Thirteen years ago, I was returning home from picking up Mexican for dinner. I had set up shop in front of my kitchen television and waited for whatever main programming was set for the major channels. Why do I remember this moment so vividly?
‘Breaking News: 28 year old actor Heath Ledger has been found unresponsive. He has passed on.’
It was the first time something Hollywood-centric had rocked media coverage for me. Sure, movies were controversial and made headlines, but this was new. For someone who had just started leaving their legacy in Hollywood to die at such a young age was unthinkable. The world bonded together over his legacy. “I can’t believe Patrick from 10 Things I Hate About You is gone”. “Did you hear about the guy from Brokeback Mountain?”. Everyone had believed his best was behind us. Six months later, one of Ledger’s final performances was released and changed his legacy forever.
Ledger’s Joker performance is, to date, one of the best performances ever set to screen. The Dark Knight is not short on incredible talent giving top-tier performances, but Ledger brings something bigger to the character that we hadn’t seen since Mark Hamill defined the character’s voice in animation. Chaos with a smile. Dancing through a car crash. He brings a level of joy to the clown prince and his reign of terror on Gotham. It can be said that Ledger gave all of himself into this character, resulting in his untimely and all-too-soon passing, which certainly shows throughout the film. It’s a tragic performance, but one that solidifies what ability and talent Ledger possessed.
There’s a scene about halfway through The Dark Knight‘s runtime that shows Joker hanging his head out of a police cars’ window, waving his hair around the dark streets of Gotham as if he was cruising alongside Miami beach. This is our Joker: a villain who revels in the anarchy and watches corruption feed through others with a gleeful smile. Normally, Hollywood features characters who have a clear plan and something that can defeat them and their agenda. The Joker does not fit this mold. He is a cancerous thought that bleeds into whatever it grabs hold and lingers there. But to say that Ledger plays him only as evil and chaotic would be incorrect and unfair.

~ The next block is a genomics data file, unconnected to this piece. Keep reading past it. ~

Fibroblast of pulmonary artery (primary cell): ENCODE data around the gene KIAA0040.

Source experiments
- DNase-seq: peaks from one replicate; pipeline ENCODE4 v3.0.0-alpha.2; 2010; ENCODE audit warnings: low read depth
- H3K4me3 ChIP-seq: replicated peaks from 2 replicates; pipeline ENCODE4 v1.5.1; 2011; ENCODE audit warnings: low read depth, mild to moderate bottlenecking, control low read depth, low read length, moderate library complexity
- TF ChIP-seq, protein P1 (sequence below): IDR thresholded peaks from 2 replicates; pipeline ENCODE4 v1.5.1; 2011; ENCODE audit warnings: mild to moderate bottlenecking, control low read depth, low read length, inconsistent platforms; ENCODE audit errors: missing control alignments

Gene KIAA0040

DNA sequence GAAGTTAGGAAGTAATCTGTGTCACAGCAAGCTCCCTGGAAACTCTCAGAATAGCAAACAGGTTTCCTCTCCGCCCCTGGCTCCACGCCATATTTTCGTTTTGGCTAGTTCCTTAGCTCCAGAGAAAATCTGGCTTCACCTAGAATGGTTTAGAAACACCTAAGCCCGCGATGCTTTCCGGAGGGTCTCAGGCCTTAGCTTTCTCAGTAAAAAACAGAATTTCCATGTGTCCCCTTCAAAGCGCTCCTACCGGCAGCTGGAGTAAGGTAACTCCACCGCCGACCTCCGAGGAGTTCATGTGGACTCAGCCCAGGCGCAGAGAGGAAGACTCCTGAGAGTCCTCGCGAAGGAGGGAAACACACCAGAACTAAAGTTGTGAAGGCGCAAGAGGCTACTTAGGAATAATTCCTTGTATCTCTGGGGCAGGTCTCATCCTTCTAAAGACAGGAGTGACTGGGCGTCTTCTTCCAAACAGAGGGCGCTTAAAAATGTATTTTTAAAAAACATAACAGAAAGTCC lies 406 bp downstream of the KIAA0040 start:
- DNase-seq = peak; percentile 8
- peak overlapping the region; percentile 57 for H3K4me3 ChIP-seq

One of my favorite reoccurring moments from Ledger is when he offers up an explanation for his scarred face. The Joker provides a sick and traumatizing story that explains his appearance and, truthfully, gives some understanding to why he would be so chaotic. It’s something one would expect from a lesser movie and paints the character as human but damaged (Other films would opt to instead tattoo the word ‘damaged’ on the character’s forehead…). But it’s when Rachel hears the story that we realize that we aren’t hearing the truth from The Joker. He is just playing with his victims and giving them a fake story to sympathize with before blood spills. This changes the whole movie. A character we once thought was understood is revealed to be unpredictable and truly insane for no known purpose. Perhaps an accidental nod, but a nod nonetheless to how expected origin stories are in franchise films.
One of the reasons The Dark Knight deserves the admiration it receives so often is just how truly well-rounded of a film it is. The action is well directed by Christopher Nolan and the script suits the grit of Gotham’s streets while also giving life to the suits surrounding Wayne Enterprises. But a key component for how effective of a movie The Dark Knight is lies solely with the humor of Ledger’s performance. Never does he slip on a banana peel or reach for a typical joke, instead playing the subtle card and sliping in the occasional whim or two. Answering Gambol’s question of “You think you could just steal from us and walk away?” with a confident “Yeah”. Taking off his surgical mask while donning a wig and a nurse’s outfit and letting out a gentle and awkward “Hi” to Harvey Dent. Even down to his mannerisms, Ledger transforms into a cartoonish yet grounded in reality character who is always laughing.
The Dark Knight is an incredible experience and it wouldn’t be half the movie it is without Ledger’s phenomenal depiction of the Clown Prince of Crime. One reason this rings true is what The Joker means to Batman’s philosophy. Batman is a hero who fights for what’s right and defends justice in Gotham. The Joker seeks only to remind the citizens of Gotham that there are other paths to walk down. Paths of hate, anger, jealousy, and other emotions that seek control of your decisions. The corruption of Harvey Dent by Joker is what makes Bruce question why the Batman exists. Sure, watching Batman defeat The Scarecrow and Bane is a lot of fun, but there’s little to break down about the meaning of it all. The Joker is the true dark side of Batman, as beautifully told in the Arkham Knight video game. Nolan plays this relationship of control and chaos beautifully and lets Ledger transform Gotham into his sandbox to show how much fun anarchy can be and the fragile nature of society.
To think of the Joker as the role that took Heath Ledger away from the world is a difficult one. The psyche a character of this magnitude alone could drive anyone to madness. And yet there remains something truly breathtaking and unimaginable about Ledger’s performance in The Dark Knight and creates enormous shoes for future celebrities to fill.